The Īśvara Upaniṣad says that the universe is pervaded by Īśvara (God), who is both within and without it. He is the moving and the unmoving, He is far and near, He is within all these and without all these.

The Vedānta Sūtra further states that Brahman is That from Whom this Universe proceeds, in Whom it subsists, and to Whom, in the end, it returns.

The Saṃkhya school holds that there are only two primary principles, Puruṣa and Prākṛti, and creation is only a manifestation or evolution of the constituents of Prākṛti due to the action of Puruṣa's Consciousness.

The Bhagavata states that Nārāyaṇa alone was in the beginning, who was the pious of principles of creation, sustenance, and dissolution (also known as the Hindu Trinity of Brahmā, Viṣṇu and Shiva) - the Supreme Hari, multi-headed, multi-eyed, multi-footed, multi-armed, multi-limbed. This was the Supreme Seed of all creation, subtler than the subtlest, greater than the greatest, larger than the largest, and more magnificent than even the best of all things, more powerful, than even the wind and all the gods, more resplendent than the Sun and the Moon, and more internal than even the mind and the intellect. He is the Creator, the Supreme. The term can also mean as He who, having become first the Creator, has come to be considered as the womb of all objects.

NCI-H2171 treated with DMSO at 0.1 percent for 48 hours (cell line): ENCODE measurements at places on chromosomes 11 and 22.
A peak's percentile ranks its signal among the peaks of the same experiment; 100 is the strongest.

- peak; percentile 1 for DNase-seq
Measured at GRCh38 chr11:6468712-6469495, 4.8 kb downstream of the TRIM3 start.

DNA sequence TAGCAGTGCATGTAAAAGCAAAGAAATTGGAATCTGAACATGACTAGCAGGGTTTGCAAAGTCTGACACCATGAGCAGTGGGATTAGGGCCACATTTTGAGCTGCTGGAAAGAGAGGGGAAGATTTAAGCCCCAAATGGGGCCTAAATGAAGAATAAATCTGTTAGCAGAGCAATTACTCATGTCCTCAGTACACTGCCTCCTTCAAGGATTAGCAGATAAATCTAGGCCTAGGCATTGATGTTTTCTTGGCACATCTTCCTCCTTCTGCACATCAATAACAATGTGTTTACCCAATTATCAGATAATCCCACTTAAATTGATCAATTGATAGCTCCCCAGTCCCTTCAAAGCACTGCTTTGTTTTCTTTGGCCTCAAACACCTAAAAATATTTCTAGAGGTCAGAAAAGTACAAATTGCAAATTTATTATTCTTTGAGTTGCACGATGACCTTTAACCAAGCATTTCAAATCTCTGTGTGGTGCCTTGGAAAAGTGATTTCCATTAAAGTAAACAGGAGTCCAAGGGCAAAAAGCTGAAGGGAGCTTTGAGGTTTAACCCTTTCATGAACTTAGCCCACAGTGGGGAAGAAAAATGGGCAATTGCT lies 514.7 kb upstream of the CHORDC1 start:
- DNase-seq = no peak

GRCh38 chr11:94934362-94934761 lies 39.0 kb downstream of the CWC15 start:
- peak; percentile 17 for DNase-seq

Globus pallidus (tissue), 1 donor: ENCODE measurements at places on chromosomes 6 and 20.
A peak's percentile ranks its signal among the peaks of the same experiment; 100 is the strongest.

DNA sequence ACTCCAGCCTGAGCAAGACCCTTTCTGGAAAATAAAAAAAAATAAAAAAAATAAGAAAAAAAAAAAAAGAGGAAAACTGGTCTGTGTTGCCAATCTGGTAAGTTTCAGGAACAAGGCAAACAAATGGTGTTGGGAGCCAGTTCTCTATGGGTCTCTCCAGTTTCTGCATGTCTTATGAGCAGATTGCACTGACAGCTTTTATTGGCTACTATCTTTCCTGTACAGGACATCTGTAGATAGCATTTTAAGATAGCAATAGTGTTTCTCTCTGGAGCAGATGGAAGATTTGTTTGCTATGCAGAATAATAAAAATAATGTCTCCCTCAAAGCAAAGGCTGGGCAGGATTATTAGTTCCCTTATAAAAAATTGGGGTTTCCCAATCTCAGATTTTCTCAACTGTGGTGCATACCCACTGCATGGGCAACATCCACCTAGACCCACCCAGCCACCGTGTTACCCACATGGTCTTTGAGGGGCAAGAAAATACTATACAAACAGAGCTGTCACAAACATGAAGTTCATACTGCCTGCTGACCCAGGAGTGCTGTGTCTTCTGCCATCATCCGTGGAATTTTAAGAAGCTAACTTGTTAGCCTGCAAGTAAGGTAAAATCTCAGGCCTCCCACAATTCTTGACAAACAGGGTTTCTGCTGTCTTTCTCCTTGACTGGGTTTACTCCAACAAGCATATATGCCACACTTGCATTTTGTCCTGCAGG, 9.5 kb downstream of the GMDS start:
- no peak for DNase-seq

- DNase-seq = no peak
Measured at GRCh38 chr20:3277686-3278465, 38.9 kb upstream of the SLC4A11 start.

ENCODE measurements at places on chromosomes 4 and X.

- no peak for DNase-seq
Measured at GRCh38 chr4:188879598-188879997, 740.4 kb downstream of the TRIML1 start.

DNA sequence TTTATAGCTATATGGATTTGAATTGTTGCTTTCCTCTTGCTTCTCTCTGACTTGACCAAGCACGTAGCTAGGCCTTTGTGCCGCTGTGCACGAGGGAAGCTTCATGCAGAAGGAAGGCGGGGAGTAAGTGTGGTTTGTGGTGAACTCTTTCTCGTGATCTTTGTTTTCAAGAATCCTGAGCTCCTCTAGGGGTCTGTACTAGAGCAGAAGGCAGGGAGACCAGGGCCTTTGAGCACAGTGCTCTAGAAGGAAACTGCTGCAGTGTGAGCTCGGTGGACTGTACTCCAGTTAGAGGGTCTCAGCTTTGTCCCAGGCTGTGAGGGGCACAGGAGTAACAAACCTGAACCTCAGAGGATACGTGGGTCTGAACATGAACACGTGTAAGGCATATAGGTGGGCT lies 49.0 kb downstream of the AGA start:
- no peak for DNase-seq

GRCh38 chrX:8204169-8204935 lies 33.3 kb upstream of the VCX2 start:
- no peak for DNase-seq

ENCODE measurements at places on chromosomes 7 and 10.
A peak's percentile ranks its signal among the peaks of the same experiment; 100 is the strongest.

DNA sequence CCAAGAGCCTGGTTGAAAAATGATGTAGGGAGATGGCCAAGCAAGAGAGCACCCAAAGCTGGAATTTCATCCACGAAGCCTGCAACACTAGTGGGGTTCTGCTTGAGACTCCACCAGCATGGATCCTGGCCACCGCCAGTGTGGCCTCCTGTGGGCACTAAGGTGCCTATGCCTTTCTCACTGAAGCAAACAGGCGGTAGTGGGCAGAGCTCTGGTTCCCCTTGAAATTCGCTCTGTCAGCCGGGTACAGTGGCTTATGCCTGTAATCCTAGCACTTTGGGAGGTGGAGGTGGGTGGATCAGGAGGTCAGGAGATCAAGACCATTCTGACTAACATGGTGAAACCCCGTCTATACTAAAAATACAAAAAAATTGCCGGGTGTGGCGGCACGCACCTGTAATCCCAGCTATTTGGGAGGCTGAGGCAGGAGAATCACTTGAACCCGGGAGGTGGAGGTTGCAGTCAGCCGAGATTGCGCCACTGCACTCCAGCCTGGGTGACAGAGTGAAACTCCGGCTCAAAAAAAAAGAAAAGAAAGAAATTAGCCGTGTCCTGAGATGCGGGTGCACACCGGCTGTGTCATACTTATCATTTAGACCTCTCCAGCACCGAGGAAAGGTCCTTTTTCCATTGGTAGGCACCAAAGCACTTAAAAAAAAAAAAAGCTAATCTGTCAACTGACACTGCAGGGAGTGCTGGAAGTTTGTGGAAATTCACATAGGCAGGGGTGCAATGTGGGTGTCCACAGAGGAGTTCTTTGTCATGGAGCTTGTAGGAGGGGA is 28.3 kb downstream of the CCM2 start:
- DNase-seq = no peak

Hiraṇyagarbha SūktaEdit

The Hiraṇyagarbha Sūkta of the Rigveda declares that God manifested Himself in the beginning as the Creator of the Universe, encompassing all things, including everything within Himself, the collective totality, as it were, of the whole of creation, animating it as the Supreme Intelligence.

Sanskrit VerseEdit

हिरण्यगर्भः समवर्तताग्रे भूतस्य जातः पतिरेकासीत ।
स दाधार पृथ्वीं ध्यामुतेमां कस्मै देवायहविषा विधेम ॥
hiraṇyagarbhaḥ samavartatāgre bhūtasya jātaḥ patirekāsīta |
sa dādhāra pṛthvīṃ dhyāmutemāṃ kasmai devāyahaviṣā vidhema ||

य आत्मदा बलदा यस्य विश्व उपासते प्रशिषं यस्यदेवाः ।
यस्य छायाऽमृतं यस्य मृत्युः कस्मै देवाय हविषा विधेम ॥
ya ātmadā baladā yasya viśva upāsate praśiṣaṃ yasyadevāḥ |
yasya chāyāmṛtaṃ yasya martyuḥ kasmai devāyahaviṣā vidhema ||

यः प्राणतो निमिषतो महित्वैक इद्राजा जगतो बभूव ।
य ईशे अस्य द्विपदश्चतुष्पदः कस्मै देवाय हविषाविधेम ॥